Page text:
A perfect book for winter reading. The ice-sleigh speeding across the infinitely cold and completely frozen Lake of the Coheeries will carry you off into this magical realism adventure with timelines in two different centuries.
'Winter’s Tale' by Mark Helprin
'A Game of Thrones' by George R.R. Martin
It’s impossible not to be transported with the phrase “winter is coming.”
And winter in Martin’s “A Song of Ice and Fire” series is about as wintry as it gets, meteorologically and metaphorically.
The first book in this iconic series will have you riveted to the pages, but it’s not for the faint of heart.
'Snow Falling on Cedars' by David Guterson
One of the most cinematic books, surrounded by this feeling of enveloping snow on an island in Puget Sound.
David Guterson created a tense legal thriller wrapped in tragic history, and all these years later, it’s still the cold standard.
'The Snowman' by Jo Nesbo
On the day of the year’s first snow, a snowman inexplicably appears in someone’s yard. Then someone in the house disappears. Only her pink scarf remains, and the snowman is now wearing it.
Inspector Harry Hole discovers it’s not the first time this has happened.
If you find a snowman in your yard, you better hope the kids built him.
'When Mountains Move' by Julie Cantrell
A World War II-era family learns to farm in the beautiful and unpredictable Rocky Mountains — where Millie Reynolds has buried a dark secret.
As the winter snows set in and choices weigh heavy, every path leads to pain. But Millie will do anything to protect the ones she loves and learns to rely on the mountains to show her the way.
'Smilla’s Sense of Snow' by Peter Hoeg
Fascinatingly constructed and so chillingly compelling. This Nordic noir groundbreaker is the story of a young boy who supposedly fell to his death in the Copenhagen snow.
A Greenlander named Smilla tracks down the killer, and as the description says, “an explosive secret takes her back to the world of ice and snow from which she comes.”
'The Lion, the Witch and the Wardrobe' by C.S. Lewis
How many of us have hidden in a closet and wondered if we found the right one, we could travel to Narnia, even though it’s infinitely dangerous?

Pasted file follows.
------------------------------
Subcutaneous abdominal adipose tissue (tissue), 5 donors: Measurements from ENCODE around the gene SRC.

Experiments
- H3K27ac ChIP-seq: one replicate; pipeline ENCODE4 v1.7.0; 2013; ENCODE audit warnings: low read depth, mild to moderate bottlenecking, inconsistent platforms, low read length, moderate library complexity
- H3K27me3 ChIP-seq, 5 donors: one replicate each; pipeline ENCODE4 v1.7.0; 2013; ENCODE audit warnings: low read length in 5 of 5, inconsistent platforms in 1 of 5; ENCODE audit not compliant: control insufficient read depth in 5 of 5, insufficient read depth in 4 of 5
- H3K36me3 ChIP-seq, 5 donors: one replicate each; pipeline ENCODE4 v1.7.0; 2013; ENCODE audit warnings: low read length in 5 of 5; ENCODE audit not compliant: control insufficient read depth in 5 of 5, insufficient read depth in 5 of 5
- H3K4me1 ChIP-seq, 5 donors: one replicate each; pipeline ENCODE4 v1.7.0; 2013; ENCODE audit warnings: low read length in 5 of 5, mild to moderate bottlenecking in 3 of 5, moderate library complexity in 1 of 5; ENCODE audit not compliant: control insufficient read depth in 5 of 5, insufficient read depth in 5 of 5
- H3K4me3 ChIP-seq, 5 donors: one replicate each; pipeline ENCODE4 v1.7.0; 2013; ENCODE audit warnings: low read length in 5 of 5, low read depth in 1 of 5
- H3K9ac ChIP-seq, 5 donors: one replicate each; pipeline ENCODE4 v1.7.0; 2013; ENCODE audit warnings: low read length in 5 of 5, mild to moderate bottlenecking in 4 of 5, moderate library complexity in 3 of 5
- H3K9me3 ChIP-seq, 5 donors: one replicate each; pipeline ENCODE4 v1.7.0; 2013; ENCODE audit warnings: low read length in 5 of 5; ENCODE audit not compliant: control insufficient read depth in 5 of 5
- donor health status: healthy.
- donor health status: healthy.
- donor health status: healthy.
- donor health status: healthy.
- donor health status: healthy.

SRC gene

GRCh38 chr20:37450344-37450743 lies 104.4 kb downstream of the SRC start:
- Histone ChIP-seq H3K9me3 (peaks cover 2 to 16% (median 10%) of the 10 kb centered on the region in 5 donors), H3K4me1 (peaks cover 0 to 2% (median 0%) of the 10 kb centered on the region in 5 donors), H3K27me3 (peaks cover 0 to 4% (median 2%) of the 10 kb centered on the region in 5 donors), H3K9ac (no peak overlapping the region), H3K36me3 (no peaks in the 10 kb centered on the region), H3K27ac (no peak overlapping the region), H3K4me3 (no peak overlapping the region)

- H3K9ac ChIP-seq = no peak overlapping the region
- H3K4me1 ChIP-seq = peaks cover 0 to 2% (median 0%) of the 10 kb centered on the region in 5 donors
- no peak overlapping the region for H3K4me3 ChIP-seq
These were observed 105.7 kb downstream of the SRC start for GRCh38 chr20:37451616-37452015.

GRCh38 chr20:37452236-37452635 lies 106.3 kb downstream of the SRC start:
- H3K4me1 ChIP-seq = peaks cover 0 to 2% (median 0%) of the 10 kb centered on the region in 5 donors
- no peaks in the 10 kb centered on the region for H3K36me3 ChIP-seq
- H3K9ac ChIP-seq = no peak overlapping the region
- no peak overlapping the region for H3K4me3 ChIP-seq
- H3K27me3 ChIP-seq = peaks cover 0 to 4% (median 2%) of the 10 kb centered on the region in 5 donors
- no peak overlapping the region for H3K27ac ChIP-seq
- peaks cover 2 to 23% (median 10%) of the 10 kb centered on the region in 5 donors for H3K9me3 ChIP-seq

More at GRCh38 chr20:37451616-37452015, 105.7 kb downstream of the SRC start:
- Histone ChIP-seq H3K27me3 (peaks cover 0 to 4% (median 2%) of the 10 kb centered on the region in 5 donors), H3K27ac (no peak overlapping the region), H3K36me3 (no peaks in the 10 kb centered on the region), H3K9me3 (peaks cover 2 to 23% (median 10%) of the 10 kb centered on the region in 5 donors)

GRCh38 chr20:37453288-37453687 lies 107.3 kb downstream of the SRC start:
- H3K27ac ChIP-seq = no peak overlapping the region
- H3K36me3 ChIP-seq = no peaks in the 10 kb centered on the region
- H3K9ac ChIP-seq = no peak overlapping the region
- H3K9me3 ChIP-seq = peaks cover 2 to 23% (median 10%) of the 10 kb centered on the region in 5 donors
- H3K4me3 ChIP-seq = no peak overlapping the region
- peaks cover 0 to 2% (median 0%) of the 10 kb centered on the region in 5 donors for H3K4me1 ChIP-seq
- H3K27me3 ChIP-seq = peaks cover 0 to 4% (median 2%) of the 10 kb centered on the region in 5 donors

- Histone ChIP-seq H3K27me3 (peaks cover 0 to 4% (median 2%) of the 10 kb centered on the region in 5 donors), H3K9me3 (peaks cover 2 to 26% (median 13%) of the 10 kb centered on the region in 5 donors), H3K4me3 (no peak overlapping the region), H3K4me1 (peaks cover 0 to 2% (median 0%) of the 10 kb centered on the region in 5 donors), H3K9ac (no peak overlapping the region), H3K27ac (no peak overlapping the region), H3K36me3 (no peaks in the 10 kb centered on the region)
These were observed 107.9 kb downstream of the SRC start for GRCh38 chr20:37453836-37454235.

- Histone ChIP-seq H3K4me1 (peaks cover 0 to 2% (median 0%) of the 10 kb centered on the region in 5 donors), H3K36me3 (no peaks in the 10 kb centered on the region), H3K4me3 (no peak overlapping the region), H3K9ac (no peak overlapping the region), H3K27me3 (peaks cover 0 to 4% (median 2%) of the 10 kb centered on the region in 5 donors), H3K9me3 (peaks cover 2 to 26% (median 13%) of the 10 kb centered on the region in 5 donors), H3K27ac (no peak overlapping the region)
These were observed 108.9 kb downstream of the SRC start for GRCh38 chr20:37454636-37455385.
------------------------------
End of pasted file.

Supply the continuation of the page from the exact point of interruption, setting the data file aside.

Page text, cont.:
We all wanted to go with Peter, Susan, Edmund and Lucy to that frozen land ruled by the tyrannical White Witch.
This is the second in the classic Chronicles of Narnia series, but read this one first.
'The Golden Compass' by Philip Pullman
There seems to be a fantasy theme on this list, and maybe that is one of the mysterious properties of snow.
When intrepid Lyra must travel far, far north in order to stop the … well, you know. There are witch clans and armored bears. And those are the good guys!
This book — like all books in the His Dark Materials series — is thrilling, inspirational, thought-provoking and timeless. Don’t let anyone tell you it’s only for a YA audience.
'One By One' by Ruth Ware
This take on an Agatha Christie novel is so much fun to read. We all know the “group of people trapped in a mountain chalet in a snowstorm” routine, and yet, this one has twists and an undercurrent of rich techie millionaires.
And as they say, tensions simmer. There’s an avalanche, and the electricity goes out, and there’s nothing to eat, and … the one thing you don’t want to do is go outside.
'Murder on the Orient Express' by Agatha Christie
This is the “everyone trapped on a train in the snow” Agatha Christie classic and still one of the best books like this ever written. It’s enhanced by a few very unpredictable puzzle pieces, and not just the ending.